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Friday, June 03, 2005
Abishag came forward. A squirrel monkey. A common squirrel monkey.
"I am page 29," said Abishag.
"Good monkey," I said, not looking up from my papers.
I was in my "war" room, where I met with the monkeys, monitored their progress with The Pearl, and counselled them if they succumbed to paralysis from the daunting task. "It's not East of Eden, it's The Pearl," I would tell them over and over again.
"What can I do for you, Abishag?"
"The gods do not love men's plans, and the gods do not love success unless it comes by accident," quoted the monkey.
"Ah yes, page 29."
"The gods will take their revenge on us, sir! If we are successful through our own efforts! The Pearl says it is so! We must stop!"
I slapped the hysterical monkey.
"Calm down! Look at you - are you a man or a monkey?"
I interrupted Abishag: "Then you've got nothing to fear."
"But, sir, the gods, via the author, meant the protagonist - that's us, we the monkeys. We are in grave danger - this taking control of the situation - we are not meant to do it; we are meant to type up East of Eden by accident!"
"No, little Abishag, take the bulls by the horns, time and tide wait for no man, you miss 100% of the shots you never take."
"All good things come to he who waits," replied Abishag quietly.
"What do propose, that everyone stops memorizing The Pearl and tries to type up East of Eden? Don't forget that Hamlet already took an infinite number of you an infinite number of time to type."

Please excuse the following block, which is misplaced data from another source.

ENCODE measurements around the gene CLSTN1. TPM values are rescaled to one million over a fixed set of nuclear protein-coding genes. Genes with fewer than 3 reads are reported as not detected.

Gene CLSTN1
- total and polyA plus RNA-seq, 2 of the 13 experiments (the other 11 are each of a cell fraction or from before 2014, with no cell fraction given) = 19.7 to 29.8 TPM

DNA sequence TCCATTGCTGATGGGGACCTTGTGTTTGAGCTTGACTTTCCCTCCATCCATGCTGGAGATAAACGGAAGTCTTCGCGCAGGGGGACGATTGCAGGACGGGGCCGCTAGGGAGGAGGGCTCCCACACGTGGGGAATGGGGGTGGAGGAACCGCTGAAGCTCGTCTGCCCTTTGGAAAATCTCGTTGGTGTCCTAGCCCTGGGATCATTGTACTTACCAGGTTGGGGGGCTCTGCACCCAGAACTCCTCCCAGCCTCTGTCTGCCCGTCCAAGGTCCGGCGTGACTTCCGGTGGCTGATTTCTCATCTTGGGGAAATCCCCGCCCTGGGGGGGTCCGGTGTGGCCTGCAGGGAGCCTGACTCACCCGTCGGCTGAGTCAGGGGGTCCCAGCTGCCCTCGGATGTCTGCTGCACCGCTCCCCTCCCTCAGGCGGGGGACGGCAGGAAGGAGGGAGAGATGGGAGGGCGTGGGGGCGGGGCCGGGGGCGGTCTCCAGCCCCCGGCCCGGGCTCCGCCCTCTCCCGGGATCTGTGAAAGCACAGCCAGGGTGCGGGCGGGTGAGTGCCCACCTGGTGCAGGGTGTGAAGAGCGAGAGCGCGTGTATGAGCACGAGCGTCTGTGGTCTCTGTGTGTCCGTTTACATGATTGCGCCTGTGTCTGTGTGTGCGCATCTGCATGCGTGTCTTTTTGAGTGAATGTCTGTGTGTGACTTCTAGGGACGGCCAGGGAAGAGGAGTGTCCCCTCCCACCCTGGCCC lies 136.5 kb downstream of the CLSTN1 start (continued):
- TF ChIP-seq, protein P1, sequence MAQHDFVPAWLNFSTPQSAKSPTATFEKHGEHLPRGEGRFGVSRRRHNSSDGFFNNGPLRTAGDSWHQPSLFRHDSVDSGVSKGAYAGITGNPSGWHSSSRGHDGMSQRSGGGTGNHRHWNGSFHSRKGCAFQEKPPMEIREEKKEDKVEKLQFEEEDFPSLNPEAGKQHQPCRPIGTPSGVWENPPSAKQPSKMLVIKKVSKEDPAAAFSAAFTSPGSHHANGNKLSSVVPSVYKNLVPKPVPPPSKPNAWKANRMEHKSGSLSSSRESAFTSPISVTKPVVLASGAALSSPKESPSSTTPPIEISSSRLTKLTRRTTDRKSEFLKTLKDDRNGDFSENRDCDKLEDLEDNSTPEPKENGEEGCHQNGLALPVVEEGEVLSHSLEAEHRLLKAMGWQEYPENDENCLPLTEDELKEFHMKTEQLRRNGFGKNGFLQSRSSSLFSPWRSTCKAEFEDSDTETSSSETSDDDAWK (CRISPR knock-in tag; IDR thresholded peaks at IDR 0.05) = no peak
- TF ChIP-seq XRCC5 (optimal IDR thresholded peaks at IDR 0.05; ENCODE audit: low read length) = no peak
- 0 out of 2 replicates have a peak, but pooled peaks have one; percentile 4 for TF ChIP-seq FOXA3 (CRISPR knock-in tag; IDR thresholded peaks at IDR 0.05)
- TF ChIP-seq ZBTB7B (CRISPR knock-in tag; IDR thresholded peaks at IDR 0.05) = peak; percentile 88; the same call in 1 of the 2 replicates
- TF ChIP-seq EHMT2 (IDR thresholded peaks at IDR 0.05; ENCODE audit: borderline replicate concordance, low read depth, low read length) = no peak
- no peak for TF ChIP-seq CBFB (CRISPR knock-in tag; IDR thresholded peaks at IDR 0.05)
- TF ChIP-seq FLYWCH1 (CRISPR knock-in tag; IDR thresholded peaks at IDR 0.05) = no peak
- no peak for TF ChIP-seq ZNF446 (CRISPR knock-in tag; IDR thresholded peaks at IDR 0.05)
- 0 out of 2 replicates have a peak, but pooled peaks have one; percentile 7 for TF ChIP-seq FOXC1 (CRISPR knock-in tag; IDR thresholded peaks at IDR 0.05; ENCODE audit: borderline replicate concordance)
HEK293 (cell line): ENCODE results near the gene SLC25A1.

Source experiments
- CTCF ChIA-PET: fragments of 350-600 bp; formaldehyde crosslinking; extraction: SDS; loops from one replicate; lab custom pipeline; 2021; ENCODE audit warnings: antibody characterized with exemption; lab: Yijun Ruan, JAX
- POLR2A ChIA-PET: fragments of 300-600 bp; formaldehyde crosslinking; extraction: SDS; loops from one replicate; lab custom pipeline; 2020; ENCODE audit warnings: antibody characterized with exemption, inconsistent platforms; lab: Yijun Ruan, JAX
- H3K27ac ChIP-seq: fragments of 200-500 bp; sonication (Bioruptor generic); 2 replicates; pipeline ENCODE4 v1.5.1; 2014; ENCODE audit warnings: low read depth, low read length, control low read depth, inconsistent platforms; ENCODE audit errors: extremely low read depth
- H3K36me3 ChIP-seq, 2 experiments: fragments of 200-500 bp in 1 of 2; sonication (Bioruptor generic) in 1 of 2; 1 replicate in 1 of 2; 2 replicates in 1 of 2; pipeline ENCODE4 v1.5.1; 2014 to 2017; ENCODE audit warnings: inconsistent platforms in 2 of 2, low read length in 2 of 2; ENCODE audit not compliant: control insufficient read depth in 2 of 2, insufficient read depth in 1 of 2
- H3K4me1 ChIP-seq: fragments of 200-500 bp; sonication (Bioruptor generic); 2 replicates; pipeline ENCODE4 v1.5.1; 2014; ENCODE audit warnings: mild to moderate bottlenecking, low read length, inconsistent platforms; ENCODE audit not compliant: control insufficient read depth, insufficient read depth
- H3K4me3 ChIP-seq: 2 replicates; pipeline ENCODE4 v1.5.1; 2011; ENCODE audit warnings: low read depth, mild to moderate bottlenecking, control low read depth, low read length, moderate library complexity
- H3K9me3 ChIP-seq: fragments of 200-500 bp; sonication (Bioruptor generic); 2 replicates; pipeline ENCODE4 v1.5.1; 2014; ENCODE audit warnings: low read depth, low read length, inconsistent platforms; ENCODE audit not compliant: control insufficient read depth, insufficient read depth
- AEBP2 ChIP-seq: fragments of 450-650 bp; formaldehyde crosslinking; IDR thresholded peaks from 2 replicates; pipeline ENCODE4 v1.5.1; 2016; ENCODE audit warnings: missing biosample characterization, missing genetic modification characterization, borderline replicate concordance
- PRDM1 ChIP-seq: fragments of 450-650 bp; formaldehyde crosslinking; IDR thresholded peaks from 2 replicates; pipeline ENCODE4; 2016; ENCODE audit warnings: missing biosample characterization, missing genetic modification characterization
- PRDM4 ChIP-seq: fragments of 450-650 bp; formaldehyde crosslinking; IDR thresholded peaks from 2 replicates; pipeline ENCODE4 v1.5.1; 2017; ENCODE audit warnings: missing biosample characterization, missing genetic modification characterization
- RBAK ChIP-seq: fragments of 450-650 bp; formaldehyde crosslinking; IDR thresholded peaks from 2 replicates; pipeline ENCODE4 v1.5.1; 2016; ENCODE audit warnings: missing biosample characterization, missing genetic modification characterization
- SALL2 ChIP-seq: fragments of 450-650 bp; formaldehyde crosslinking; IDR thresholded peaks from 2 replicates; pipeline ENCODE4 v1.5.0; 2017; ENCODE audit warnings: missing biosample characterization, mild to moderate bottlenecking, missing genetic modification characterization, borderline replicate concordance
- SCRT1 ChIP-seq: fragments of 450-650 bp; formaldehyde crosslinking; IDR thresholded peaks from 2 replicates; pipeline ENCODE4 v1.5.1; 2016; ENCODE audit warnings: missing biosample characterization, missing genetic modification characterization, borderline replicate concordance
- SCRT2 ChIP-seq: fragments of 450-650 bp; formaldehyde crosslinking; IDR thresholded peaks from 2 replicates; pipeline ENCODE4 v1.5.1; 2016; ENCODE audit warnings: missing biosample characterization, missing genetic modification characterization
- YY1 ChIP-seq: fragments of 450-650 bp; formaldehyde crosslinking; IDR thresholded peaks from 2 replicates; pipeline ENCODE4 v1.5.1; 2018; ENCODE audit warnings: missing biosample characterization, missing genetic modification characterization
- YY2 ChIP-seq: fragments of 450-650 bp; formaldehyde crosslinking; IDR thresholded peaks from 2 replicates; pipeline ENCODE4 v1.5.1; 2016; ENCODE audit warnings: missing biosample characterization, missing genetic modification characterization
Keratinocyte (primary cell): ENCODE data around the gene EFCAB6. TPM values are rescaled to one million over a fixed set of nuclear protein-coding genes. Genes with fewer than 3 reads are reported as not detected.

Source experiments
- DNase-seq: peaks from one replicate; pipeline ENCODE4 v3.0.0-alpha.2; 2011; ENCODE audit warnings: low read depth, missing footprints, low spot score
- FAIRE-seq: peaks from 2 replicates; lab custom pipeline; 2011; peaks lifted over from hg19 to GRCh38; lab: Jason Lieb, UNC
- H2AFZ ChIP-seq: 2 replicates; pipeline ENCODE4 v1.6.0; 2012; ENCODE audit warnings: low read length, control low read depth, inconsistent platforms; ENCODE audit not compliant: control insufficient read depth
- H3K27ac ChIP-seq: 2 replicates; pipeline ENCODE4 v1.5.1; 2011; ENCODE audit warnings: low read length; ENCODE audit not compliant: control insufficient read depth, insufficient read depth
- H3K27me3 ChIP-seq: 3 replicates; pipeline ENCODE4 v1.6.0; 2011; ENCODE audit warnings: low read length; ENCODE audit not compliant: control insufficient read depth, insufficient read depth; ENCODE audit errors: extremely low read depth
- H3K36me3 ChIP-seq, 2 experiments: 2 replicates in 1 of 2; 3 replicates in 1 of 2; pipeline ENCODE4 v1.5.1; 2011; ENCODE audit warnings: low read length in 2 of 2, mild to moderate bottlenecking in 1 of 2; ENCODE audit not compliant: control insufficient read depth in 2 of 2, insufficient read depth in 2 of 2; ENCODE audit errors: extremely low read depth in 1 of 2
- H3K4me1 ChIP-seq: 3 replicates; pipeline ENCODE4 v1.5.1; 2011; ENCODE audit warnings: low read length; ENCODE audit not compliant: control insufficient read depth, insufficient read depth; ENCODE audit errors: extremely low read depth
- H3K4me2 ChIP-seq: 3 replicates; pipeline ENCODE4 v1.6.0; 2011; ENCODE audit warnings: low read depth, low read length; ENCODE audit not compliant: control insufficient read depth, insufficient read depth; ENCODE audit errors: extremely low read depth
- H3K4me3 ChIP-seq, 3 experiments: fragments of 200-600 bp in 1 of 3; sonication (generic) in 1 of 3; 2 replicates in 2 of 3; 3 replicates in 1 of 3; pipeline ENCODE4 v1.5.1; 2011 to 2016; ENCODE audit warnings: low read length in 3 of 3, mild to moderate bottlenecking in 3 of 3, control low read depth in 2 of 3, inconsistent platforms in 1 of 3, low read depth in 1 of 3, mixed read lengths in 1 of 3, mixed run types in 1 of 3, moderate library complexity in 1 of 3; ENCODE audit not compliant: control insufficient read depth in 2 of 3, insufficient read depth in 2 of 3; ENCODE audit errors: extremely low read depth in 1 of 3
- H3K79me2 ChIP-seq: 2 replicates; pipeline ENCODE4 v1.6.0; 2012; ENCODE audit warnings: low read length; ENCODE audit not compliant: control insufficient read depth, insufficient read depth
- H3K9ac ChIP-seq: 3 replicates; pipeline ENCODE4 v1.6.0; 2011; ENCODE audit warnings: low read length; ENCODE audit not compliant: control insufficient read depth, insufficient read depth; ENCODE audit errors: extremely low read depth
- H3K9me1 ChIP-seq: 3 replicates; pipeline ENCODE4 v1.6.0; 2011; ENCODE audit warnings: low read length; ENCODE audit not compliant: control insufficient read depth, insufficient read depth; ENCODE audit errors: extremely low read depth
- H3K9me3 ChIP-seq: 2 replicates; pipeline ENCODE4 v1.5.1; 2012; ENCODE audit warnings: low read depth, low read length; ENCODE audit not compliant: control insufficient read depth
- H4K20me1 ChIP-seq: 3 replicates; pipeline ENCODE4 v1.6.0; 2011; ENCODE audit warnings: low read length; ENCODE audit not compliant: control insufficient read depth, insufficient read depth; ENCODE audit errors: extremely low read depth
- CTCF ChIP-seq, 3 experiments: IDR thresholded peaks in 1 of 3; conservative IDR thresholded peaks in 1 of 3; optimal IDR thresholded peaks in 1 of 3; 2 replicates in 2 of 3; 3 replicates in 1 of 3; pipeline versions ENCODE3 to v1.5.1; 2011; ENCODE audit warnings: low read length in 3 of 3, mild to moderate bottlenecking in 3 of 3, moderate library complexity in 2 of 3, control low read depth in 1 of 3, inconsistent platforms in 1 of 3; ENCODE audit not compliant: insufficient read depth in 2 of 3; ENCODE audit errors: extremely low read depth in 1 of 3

"Yes," said Abishag. "I have a very bad feeling about this. Something bad will happen if we continue."
Monkeys always fear the unknown. Even sheep are braver and have more imagination. That's why you can lead a sheep willingly to the slaughter: up until the last moment, it refuses to believe in anything less than that you are taking it to the world's biggest salad.
We place monkeys at the top of the intelligence pyramid, just under humans. Crows and dolphins patiently bear this insult, knowing full well that a monkey knows to use a blade of grass to pluck termites from a termite hill only because the extraterrestials told them it can be done. Without the guidance of superior beings, a monkey is pretty useless. Besides, the crows claim they were the ones who taught the monkeys the termite trick in the first place.
"Abishag, don't do anything rash."
"I must put a stop to this. Before anything terrible happens."
Before I could say any more, the squirrel monkey walked out with a defiant air.
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